McFarland (The Brujo’s Way, 2013) offers his second volume of adventures of an 18th century New Mexico wizard.
In 1706, Don Carlos Buenaventura, a deliberative, noble figure, is currently in his sixth lifetime. He lives in Santa Fe, New Mexico, where he follows “The Brujo’s Way,” a pure, heroic philosophical approach that clears his mind, allowing him to use his mystical powers, which include manipulating energy and transforming himself and others into various kinds of animals. Through the centuries, he’s opposed the machinations of a fellow super-being, Don Malvolio. In this latest novel, Don Carlos is aided by a woman named Inez, who also possesses rudimentary bruja powers, although of a different nature than his own. They, along with other allies, encounter a trio of newcomers to Santa Fe: a magician and two dancers. Don Carlos finds them intriguing, but he’s suspicious that they may be his enemy’s disciples. As in the previous volume, McFarland gives readers much more than a mere contest between good and evil sorcerers in the distant wake of the Pueblo Revolt of 1680. Along the way, he incorporates a great deal of Santa Fe history and culture, as well as plenty of Pueblo mysticism. In the tradition of Carlos Castaneda’s Don Juan books, characters often expound on life and philosophy; however, in that same tradition, it’s at the expense of natural-seeming dialogue or interactions. Don Carlos, in particular, comes across as disconnected from the exigencies of daily reality (other characters actually comment on it), which makes the book’s dramatic ending feel a bit jury-rigged. The story’s final act feels too much like a bridge to a potential third installment to deliver as much satisfaction as it otherwise might have. That said, the bulk of the book is every bit as fascinating and comprehensive as its predecessor.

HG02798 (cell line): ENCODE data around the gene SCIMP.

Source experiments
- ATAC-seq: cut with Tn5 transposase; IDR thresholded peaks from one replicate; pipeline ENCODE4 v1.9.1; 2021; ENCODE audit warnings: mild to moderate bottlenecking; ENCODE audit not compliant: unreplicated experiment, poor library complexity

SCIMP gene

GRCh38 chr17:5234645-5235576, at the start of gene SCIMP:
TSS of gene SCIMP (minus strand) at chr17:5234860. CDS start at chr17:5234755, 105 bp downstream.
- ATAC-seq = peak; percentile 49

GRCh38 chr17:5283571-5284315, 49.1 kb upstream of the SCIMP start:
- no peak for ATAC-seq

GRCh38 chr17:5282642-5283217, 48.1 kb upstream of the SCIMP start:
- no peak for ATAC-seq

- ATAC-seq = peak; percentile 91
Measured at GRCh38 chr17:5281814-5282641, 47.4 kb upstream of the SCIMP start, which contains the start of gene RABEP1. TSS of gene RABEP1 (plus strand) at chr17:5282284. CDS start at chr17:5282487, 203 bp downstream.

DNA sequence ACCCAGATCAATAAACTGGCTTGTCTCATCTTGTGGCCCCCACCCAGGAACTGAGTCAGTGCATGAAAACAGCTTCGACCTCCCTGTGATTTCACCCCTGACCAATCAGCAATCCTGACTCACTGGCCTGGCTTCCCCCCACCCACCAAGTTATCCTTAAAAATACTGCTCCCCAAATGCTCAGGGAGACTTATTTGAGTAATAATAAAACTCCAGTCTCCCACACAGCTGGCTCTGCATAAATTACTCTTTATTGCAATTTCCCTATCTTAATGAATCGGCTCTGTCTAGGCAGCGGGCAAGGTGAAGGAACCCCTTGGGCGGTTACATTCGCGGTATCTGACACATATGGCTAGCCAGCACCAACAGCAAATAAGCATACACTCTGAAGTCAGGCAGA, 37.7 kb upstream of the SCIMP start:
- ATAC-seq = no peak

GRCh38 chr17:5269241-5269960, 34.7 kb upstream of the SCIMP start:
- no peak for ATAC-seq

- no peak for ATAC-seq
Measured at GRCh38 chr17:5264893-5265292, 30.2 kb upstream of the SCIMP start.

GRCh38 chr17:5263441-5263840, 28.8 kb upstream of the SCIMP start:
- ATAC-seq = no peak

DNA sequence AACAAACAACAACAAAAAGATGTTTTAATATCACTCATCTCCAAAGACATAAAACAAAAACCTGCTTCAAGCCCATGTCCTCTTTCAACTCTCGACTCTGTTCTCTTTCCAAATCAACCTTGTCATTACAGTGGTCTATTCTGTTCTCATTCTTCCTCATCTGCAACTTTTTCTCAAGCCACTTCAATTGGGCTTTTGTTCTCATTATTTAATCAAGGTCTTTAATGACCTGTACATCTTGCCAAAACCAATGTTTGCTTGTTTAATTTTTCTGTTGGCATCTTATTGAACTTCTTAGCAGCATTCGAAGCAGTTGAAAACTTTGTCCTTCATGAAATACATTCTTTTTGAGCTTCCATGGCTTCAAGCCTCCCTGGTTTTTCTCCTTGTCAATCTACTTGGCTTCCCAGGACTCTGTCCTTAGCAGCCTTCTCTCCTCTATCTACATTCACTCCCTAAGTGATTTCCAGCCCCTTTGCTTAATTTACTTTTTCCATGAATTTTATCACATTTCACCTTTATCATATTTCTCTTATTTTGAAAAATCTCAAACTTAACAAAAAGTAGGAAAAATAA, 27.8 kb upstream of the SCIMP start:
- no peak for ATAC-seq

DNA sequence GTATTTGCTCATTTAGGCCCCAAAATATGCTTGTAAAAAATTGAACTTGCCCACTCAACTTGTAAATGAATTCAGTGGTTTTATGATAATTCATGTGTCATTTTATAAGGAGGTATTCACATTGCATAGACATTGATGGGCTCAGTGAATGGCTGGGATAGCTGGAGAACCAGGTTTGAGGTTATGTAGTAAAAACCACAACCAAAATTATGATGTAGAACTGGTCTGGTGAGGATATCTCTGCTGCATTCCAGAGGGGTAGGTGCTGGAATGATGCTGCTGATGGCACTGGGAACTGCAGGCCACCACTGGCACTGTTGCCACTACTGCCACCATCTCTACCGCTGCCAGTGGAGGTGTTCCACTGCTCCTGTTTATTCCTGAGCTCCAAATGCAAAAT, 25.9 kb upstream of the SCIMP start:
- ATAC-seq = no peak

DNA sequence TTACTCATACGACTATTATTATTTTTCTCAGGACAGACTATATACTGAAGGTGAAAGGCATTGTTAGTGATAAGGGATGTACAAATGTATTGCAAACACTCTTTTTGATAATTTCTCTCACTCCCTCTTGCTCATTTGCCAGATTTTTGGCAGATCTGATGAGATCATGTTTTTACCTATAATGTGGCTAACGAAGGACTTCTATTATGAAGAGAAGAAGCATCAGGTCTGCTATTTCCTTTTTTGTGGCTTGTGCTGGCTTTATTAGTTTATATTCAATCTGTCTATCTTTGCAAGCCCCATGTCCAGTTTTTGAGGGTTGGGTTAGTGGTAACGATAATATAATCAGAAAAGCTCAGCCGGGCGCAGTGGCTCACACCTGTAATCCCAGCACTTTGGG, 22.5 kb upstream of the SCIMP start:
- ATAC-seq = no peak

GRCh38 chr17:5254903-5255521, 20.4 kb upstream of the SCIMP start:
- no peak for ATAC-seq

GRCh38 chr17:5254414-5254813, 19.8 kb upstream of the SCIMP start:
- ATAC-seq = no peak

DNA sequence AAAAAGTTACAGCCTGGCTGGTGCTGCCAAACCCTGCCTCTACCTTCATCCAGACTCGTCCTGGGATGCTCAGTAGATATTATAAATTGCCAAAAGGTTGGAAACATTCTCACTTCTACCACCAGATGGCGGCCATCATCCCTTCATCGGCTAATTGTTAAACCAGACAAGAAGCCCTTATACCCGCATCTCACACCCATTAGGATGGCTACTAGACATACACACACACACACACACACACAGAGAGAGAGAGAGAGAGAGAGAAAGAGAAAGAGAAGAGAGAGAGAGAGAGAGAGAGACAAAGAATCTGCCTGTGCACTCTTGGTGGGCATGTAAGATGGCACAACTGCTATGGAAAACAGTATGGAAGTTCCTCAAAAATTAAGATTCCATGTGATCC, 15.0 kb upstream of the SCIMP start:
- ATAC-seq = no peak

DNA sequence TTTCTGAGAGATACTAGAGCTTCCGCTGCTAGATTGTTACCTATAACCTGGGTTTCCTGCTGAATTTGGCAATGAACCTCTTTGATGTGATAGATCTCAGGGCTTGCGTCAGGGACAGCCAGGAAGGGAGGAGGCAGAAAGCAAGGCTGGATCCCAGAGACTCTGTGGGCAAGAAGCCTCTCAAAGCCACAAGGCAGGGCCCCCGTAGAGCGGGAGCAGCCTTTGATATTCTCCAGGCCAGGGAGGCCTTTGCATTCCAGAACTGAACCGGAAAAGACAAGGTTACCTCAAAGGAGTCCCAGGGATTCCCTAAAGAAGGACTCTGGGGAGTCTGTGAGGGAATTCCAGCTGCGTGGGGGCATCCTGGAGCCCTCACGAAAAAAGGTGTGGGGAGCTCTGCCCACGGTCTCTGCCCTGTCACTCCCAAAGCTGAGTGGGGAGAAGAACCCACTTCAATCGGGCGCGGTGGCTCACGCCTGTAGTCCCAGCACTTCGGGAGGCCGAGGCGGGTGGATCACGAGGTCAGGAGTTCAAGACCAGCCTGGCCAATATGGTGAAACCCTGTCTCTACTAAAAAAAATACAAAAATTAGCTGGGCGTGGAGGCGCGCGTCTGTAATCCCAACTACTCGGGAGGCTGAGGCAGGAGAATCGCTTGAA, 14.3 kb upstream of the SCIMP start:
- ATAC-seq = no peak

A lavishly detailed, if slightly wooden, look at the mystical underside of a vanished Santa Fe world.